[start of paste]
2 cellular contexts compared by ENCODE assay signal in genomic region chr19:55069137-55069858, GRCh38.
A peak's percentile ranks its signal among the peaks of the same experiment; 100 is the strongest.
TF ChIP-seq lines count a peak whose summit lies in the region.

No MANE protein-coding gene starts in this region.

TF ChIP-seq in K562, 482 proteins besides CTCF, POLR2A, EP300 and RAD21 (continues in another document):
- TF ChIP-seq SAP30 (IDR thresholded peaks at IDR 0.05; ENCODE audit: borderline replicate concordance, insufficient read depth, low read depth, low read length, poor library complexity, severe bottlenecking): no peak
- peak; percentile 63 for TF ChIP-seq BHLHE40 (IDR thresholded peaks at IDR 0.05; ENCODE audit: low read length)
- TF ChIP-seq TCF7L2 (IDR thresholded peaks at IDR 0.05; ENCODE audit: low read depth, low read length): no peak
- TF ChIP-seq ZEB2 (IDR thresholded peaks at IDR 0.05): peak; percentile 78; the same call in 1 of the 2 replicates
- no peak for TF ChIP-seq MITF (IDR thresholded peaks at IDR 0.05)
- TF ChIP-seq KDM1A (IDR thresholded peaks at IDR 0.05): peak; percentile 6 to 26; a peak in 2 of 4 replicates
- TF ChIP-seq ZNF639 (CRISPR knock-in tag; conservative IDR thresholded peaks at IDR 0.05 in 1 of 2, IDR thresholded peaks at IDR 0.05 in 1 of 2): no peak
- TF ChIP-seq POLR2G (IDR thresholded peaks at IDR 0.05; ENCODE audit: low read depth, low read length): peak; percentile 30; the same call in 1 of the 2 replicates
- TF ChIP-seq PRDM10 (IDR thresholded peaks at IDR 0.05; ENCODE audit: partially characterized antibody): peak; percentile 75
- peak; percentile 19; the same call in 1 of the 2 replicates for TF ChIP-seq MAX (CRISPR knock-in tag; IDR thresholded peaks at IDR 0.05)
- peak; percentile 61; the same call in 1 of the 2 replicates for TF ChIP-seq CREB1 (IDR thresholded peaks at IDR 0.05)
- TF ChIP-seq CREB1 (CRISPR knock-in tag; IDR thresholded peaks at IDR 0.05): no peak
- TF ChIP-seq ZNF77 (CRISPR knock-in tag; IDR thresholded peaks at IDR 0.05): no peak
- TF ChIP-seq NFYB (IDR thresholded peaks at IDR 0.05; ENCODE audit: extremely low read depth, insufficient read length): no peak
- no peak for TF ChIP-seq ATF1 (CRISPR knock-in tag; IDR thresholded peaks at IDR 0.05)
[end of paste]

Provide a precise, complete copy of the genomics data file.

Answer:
2 cellular contexts compared by ENCODE assay signal in genomic region chr19:55069137-55069858, GRCh38.
A peak's percentile ranks its signal among the peaks of the same experiment; 100 is the strongest.
TF ChIP-seq lines count a peak whose summit lies in the region.

No MANE protein-coding gene starts in this region.

TF ChIP-seq in K562, 482 proteins besides CTCF, POLR2A, EP300 and RAD21 (continues in another document):
- TF ChIP-seq SAP30 (IDR thresholded peaks at IDR 0.05; ENCODE audit: borderline replicate concordance, insufficient read depth, low read depth, low read length, poor library complexity, severe bottlenecking): no peak
- peak; percentile 63 for TF ChIP-seq BHLHE40 (IDR thresholded peaks at IDR 0.05; ENCODE audit: low read length)
- TF ChIP-seq TCF7L2 (IDR thresholded peaks at IDR 0.05; ENCODE audit: low read depth, low read length): no peak
- TF ChIP-seq ZEB2 (IDR thresholded peaks at IDR 0.05): peak; percentile 78; the same call in 1 of the 2 replicates
- no peak for TF ChIP-seq MITF (IDR thresholded peaks at IDR 0.05)
- TF ChIP-seq KDM1A (IDR thresholded peaks at IDR 0.05): peak; percentile 6 to 26; a peak in 2 of 4 replicates
- TF ChIP-seq ZNF639 (CRISPR knock-in tag; conservative IDR thresholded peaks at IDR 0.05 in 1 of 2, IDR thresholded peaks at IDR 0.05 in 1 of 2): no peak
- TF ChIP-seq POLR2G (IDR thresholded peaks at IDR 0.05; ENCODE audit: low read depth, low read length): peak; percentile 30; the same call in 1 of the 2 replicates
- TF ChIP-seq PRDM10 (IDR thresholded peaks at IDR 0.05; ENCODE audit: partially characterized antibody): peak; percentile 75
- peak; percentile 19; the same call in 1 of the 2 replicates for TF ChIP-seq MAX (CRISPR knock-in tag; IDR thresholded peaks at IDR 0.05)
- peak; percentile 61; the same call in 1 of the 2 replicates for TF ChIP-seq CREB1 (IDR thresholded peaks at IDR 0.05)
- TF ChIP-seq CREB1 (CRISPR knock-in tag; IDR thresholded peaks at IDR 0.05): no peak
- TF ChIP-seq ZNF77 (CRISPR knock-in tag; IDR thresholded peaks at IDR 0.05): no peak
- TF ChIP-seq NFYB (IDR thresholded peaks at IDR 0.05; ENCODE audit: extremely low read depth, insufficient read length): no peak
- no peak for TF ChIP-seq ATF1 (CRISPR knock-in tag; IDR thresholded peaks at IDR 0.05)